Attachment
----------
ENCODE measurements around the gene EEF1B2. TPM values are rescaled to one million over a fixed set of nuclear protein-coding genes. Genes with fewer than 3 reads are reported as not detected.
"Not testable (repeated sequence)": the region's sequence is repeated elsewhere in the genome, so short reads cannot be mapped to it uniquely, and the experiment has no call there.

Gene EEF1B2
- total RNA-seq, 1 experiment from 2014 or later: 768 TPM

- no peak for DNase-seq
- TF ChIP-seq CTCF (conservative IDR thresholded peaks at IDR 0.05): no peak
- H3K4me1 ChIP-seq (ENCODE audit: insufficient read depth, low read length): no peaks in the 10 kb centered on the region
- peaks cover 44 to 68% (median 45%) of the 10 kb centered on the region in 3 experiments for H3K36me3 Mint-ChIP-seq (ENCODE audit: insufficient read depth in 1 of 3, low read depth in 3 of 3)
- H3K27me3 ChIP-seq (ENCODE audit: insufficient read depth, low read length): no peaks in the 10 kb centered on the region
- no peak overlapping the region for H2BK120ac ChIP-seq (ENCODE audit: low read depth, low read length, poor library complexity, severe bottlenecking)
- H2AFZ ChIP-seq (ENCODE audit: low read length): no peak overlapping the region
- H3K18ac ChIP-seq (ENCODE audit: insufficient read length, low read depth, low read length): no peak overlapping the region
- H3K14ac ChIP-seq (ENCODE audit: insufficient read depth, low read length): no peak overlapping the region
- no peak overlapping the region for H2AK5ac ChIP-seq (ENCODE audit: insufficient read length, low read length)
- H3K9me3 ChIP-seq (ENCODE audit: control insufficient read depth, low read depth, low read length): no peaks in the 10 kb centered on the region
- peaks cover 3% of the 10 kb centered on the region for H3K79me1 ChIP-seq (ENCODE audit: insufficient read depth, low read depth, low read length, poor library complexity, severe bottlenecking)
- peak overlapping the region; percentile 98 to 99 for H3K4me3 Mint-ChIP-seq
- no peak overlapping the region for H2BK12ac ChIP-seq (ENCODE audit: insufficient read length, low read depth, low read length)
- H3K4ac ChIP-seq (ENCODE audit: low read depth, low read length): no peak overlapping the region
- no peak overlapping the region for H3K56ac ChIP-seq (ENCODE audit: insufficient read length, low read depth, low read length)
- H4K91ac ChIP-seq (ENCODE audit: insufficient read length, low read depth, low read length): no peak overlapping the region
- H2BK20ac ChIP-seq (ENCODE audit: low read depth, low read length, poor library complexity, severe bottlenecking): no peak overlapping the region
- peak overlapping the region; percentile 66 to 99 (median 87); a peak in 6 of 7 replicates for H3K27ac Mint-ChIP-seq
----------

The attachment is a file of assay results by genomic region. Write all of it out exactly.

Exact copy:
ENCODE measurements around the gene EEF1B2. TPM values are rescaled to one million over a fixed set of nuclear protein-coding genes. Genes with fewer than 3 reads are reported as not detected.
"Not testable (repeated sequence)": the region's sequence is repeated elsewhere in the genome, so short reads cannot be mapped to it uniquely, and the experiment has no call there.

Gene EEF1B2
- total RNA-seq, 1 experiment from 2014 or later: 768 TPM

- no peak for DNase-seq
- TF ChIP-seq CTCF (conservative IDR thresholded peaks at IDR 0.05): no peak
- H3K4me1 ChIP-seq (ENCODE audit: insufficient read depth, low read length): no peaks in the 10 kb centered on the region
- peaks cover 44 to 68% (median 45%) of the 10 kb centered on the region in 3 experiments for H3K36me3 Mint-ChIP-seq (ENCODE audit: insufficient read depth in 1 of 3, low read depth in 3 of 3)
- H3K27me3 ChIP-seq (ENCODE audit: insufficient read depth, low read length): no peaks in the 10 kb centered on the region
- no peak overlapping the region for H2BK120ac ChIP-seq (ENCODE audit: low read depth, low read length, poor library complexity, severe bottlenecking)
- H2AFZ ChIP-seq (ENCODE audit: low read length): no peak overlapping the region
- H3K18ac ChIP-seq (ENCODE audit: insufficient read length, low read depth, low read length): no peak overlapping the region
- H3K14ac ChIP-seq (ENCODE audit: insufficient read depth, low read length): no peak overlapping the region
- no peak overlapping the region for H2AK5ac ChIP-seq (ENCODE audit: insufficient read length, low read length)
- H3K9me3 ChIP-seq (ENCODE audit: control insufficient read depth, low read depth, low read length): no peaks in the 10 kb centered on the region
- peaks cover 3% of the 10 kb centered on the region for H3K79me1 ChIP-seq (ENCODE audit: insufficient read depth, low read depth, low read length, poor library complexity, severe bottlenecking)
- peak overlapping the region; percentile 98 to 99 for H3K4me3 Mint-ChIP-seq
- no peak overlapping the region for H2BK12ac ChIP-seq (ENCODE audit: insufficient read length, low read depth, low read length)
- H3K4ac ChIP-seq (ENCODE audit: low read depth, low read length): no peak overlapping the region
- no peak overlapping the region for H3K56ac ChIP-seq (ENCODE audit: insufficient read length, low read depth, low read length)
- H4K91ac ChIP-seq (ENCODE audit: insufficient read length, low read depth, low read length): no peak overlapping the region
- H2BK20ac ChIP-seq (ENCODE audit: low read depth, low read length, poor library complexity, severe bottlenecking): no peak overlapping the region
- peak overlapping the region; percentile 66 to 99 (median 87); a peak in 6 of 7 replicates for H3K27ac Mint-ChIP-seq